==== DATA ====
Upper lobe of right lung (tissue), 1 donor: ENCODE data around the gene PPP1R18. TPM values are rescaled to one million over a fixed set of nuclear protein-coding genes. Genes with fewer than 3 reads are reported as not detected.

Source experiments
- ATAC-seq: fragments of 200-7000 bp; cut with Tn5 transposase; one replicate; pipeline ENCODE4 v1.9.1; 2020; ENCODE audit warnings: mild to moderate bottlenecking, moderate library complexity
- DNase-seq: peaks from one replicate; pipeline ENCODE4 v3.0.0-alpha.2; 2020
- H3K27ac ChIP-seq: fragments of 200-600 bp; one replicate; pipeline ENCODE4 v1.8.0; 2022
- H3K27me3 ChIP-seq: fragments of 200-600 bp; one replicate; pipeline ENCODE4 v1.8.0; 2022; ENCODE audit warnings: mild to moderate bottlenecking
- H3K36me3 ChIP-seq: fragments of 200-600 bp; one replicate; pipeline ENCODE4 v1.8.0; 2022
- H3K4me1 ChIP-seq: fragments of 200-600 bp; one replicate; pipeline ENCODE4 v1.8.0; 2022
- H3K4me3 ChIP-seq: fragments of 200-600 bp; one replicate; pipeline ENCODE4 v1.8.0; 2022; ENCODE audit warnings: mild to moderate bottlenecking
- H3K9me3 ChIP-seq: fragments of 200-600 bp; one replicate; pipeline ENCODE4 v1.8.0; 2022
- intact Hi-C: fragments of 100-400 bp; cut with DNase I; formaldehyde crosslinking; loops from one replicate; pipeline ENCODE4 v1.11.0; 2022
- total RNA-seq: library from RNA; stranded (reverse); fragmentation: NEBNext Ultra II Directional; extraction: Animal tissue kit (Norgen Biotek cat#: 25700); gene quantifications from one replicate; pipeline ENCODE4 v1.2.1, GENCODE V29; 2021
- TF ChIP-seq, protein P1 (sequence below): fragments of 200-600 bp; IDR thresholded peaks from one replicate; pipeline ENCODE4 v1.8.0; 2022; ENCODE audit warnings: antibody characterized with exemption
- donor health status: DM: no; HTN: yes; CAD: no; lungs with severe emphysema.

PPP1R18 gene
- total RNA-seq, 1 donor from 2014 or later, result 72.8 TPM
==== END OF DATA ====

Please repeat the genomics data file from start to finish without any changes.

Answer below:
Upper lobe of right lung (tissue), 1 donor: ENCODE data around the gene PPP1R18. TPM values are rescaled to one million over a fixed set of nuclear protein-coding genes. Genes with fewer than 3 reads are reported as not detected.

Source experiments
- ATAC-seq: fragments of 200-7000 bp; cut with Tn5 transposase; one replicate; pipeline ENCODE4 v1.9.1; 2020; ENCODE audit warnings: mild to moderate bottlenecking, moderate library complexity
- DNase-seq: peaks from one replicate; pipeline ENCODE4 v3.0.0-alpha.2; 2020
- H3K27ac ChIP-seq: fragments of 200-600 bp; one replicate; pipeline ENCODE4 v1.8.0; 2022
- H3K27me3 ChIP-seq: fragments of 200-600 bp; one replicate; pipeline ENCODE4 v1.8.0; 2022; ENCODE audit warnings: mild to moderate bottlenecking
- H3K36me3 ChIP-seq: fragments of 200-600 bp; one replicate; pipeline ENCODE4 v1.8.0; 2022
- H3K4me1 ChIP-seq: fragments of 200-600 bp; one replicate; pipeline ENCODE4 v1.8.0; 2022
- H3K4me3 ChIP-seq: fragments of 200-600 bp; one replicate; pipeline ENCODE4 v1.8.0; 2022; ENCODE audit warnings: mild to moderate bottlenecking
- H3K9me3 ChIP-seq: fragments of 200-600 bp; one replicate; pipeline ENCODE4 v1.8.0; 2022
- intact Hi-C: fragments of 100-400 bp; cut with DNase I; formaldehyde crosslinking; loops from one replicate; pipeline ENCODE4 v1.11.0; 2022
- total RNA-seq: library from RNA; stranded (reverse); fragmentation: NEBNext Ultra II Directional; extraction: Animal tissue kit (Norgen Biotek cat#: 25700); gene quantifications from one replicate; pipeline ENCODE4 v1.2.1, GENCODE V29; 2021
- TF ChIP-seq, protein P1 (sequence below): fragments of 200-600 bp; IDR thresholded peaks from one replicate; pipeline ENCODE4 v1.8.0; 2022; ENCODE audit warnings: antibody characterized with exemption
- donor health status: DM: no; HTN: yes; CAD: no; lungs with severe emphysema.

PPP1R18 gene
- total RNA-seq, 1 donor from 2014 or later, result 72.8 TPM